It seemed all too fitting that author copies of my new book, The Evolution Underground: Burrows, Bunkers, and the Marvelous Subterranean World Beneath Our Feet (Pegasus Books, 2017) arrived on February 2. In the U.S., this is Groundhog Day, which is named after a burrowing animal and one in which its burrow plays a key role in its mythology. Did it cast a shadow or otherwise predict the weather for the next six weeks? No, but it may enlighten as you travel through geologic time, learning all about how animals and their burrows altered the world, and how animals used burrows to survive the worst the earth (or solar system) could toss at them.
Is a book about burrows and burrowing animals too far beneath you to read? Well, as the immortal Kenny Loggins might say: Do what you like, and do it naturally.
The Evolution Underground is my seventh book and the second written overtly for a popular-science audience, following Dinosaurs Without Bones: Revealing Dinosaur Lives through Their Trace Fossils (2014, also by Pegasus Books). Dinosaurs Without Bones was a successful debut for me as a popular writer, with not-bad sales and mostly positive reviews (such as this, this, and this). That book was also my first attempt to make the word “ichnology” (the study of traces) more mainstream, and by using those always-charismatic dinosaurs as a hook. It worked, and I now think the percentage of people confusing ichnology with ichthyology has gone down ever so slightly since that book came out.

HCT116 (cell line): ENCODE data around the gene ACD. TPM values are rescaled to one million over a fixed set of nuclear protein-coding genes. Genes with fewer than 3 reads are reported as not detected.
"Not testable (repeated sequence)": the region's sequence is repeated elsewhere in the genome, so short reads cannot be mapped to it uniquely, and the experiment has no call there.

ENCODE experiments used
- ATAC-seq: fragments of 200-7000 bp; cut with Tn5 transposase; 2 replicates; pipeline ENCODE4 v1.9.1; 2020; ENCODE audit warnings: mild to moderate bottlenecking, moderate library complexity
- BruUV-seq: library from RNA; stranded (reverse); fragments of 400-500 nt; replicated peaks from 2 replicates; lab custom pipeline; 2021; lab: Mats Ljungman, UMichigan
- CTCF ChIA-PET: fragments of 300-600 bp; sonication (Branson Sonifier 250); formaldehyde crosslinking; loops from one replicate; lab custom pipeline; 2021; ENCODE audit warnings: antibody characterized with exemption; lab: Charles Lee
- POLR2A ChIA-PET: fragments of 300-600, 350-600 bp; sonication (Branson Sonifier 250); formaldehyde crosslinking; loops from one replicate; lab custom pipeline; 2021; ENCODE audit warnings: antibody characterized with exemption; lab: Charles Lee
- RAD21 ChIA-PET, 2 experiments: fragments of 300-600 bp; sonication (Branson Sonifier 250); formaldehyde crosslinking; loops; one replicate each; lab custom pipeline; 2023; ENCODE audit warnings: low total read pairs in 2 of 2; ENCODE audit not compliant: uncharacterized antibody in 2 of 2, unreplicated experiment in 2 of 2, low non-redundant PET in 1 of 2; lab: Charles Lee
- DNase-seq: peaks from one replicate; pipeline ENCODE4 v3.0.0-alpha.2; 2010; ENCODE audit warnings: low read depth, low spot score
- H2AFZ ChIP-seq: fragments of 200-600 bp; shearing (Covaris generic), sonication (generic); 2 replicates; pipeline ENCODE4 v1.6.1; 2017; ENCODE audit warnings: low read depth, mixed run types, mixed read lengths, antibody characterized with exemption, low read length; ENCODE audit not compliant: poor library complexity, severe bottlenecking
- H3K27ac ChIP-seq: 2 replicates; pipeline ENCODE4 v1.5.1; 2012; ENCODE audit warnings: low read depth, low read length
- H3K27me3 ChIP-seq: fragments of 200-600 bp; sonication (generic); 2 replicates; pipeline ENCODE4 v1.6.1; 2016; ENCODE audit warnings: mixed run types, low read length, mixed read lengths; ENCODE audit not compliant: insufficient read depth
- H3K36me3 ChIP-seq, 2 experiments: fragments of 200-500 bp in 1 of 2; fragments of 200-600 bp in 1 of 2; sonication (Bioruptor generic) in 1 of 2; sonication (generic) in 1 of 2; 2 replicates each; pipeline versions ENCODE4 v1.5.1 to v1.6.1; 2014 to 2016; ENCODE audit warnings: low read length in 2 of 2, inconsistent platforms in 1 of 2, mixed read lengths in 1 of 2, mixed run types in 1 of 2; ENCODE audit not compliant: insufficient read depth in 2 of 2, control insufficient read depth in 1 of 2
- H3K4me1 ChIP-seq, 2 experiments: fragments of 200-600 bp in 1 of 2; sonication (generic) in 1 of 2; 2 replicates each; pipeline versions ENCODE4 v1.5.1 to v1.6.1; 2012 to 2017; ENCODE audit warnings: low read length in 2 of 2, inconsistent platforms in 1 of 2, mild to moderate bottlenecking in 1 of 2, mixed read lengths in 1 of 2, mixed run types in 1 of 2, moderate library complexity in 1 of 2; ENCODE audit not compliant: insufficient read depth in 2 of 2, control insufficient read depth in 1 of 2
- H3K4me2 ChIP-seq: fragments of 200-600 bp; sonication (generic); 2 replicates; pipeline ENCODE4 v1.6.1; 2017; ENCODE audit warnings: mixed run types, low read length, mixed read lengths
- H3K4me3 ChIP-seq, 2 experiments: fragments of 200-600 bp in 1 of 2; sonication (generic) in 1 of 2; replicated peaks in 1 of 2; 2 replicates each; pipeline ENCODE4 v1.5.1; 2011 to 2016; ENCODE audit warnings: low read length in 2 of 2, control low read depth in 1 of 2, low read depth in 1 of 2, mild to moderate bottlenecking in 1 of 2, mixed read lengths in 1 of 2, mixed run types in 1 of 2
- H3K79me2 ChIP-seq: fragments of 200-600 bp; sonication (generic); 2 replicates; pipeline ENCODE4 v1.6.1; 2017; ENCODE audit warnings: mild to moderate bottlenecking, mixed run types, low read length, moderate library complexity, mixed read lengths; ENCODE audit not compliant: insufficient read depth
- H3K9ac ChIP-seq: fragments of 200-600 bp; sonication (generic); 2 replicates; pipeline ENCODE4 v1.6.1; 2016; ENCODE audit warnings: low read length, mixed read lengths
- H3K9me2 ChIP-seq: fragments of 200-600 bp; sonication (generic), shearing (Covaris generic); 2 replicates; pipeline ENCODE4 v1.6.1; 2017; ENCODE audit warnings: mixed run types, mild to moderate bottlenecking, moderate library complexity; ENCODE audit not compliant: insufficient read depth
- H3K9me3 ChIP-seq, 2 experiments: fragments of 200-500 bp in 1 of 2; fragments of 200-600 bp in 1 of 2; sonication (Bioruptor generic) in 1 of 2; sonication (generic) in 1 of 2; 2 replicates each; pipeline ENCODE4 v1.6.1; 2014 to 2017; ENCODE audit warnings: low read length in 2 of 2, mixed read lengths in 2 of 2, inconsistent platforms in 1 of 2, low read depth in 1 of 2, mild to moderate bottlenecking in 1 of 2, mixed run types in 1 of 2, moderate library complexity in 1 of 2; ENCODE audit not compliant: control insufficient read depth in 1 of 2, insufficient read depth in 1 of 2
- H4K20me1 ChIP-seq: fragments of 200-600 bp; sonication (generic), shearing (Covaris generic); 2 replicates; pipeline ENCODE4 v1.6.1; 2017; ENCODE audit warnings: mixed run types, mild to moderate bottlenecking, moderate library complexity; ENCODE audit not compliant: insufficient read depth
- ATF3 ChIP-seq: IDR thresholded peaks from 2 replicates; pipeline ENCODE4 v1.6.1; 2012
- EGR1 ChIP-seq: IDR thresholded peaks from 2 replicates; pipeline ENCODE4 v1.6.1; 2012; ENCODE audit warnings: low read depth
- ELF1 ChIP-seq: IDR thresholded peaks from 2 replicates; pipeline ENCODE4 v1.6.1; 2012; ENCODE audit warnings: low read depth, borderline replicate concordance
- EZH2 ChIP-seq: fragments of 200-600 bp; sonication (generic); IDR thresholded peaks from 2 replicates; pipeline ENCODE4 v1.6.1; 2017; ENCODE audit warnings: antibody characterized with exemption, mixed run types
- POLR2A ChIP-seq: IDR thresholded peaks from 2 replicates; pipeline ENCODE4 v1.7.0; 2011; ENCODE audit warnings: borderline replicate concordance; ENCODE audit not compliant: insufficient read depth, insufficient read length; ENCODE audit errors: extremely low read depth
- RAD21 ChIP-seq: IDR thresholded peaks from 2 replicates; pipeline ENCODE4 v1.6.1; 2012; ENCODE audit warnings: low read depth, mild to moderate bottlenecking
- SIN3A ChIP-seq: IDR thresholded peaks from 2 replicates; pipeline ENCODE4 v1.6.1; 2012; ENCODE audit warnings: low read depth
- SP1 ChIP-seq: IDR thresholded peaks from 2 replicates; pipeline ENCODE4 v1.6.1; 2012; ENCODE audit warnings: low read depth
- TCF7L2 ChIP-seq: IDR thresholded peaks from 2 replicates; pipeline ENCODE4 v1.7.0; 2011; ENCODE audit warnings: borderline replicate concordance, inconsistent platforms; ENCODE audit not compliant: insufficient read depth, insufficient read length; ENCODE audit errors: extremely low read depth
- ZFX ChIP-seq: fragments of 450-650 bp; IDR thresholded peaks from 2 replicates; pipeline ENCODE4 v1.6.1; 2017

For fans of Dinosaurs Without Bones, I’m happy to report my new book – which is officially published today, February 7, 2017 – includes dinosaurs and it’s about ichnology. But it also includes plenty of paleontology, geology, ecology, and good, old-fashioned natural history throughout. Moreover, this book gave me a chance to introduce readers to a panoply of animals representing the past 550 million years of earth history, while also exploring the big idea that burrowing impacted the evolution of many animals and their ecosystems.
What’s it like to be a gopher tortoise? Kind of like being a subterranean landlord, considering that you might be sharing your burrow with 300-400 other species of animals.(Photograph by Anthony Martin, taken on St. Catherines Island, Georgia.)
Along those lines, main themes of the book are expressed in subtitles I considered for it: How Burrows Changed the World and Better Surviving through Burrows. For the former, the mere collective action of burrowing animals – from the deep seafloor to mountaintops – is an essential part of how most ecosystems function. For the latter, burrows were all-natural bunkers enabling animals to escape the worst the Earth (or solar system) could throw at them and allowing their evolution to continue underground. Want to survive a mass extinction? Start digging.
Lungfishes since the Devonian Period (more than 350 million years ago) have burrowed to avoid droughts, and their lineage has survived four mass extinctions. Coincidence? Probably not. (Original illustration by Anthony Martin, in The Evolution Underground (2017).)
Must you buy this book, or at least persuade your local public library to get it? Well, yes, if you insist. Still, just in case you first need to know a bit more about the burrowing animals and geologic times represented in between its front and back covers, here’s a chapter list with brief descriptions of their contents. Thanks in advance, and I hope you and other readers enjoy reading it.
The Evolution Underground: Chapter Titles and Synopses
Chapter 1: The Wondrous World of Burrows – Did you know that alligators make burrows? They do indeed, and they’re awesome burrows. Learn how these body-armored saurians straight out of central casting from the Mesozoic Era provide superb living examples of how many animals use (or used) burrows to survive and thrive, thus symbolizing many of the main themes of the book.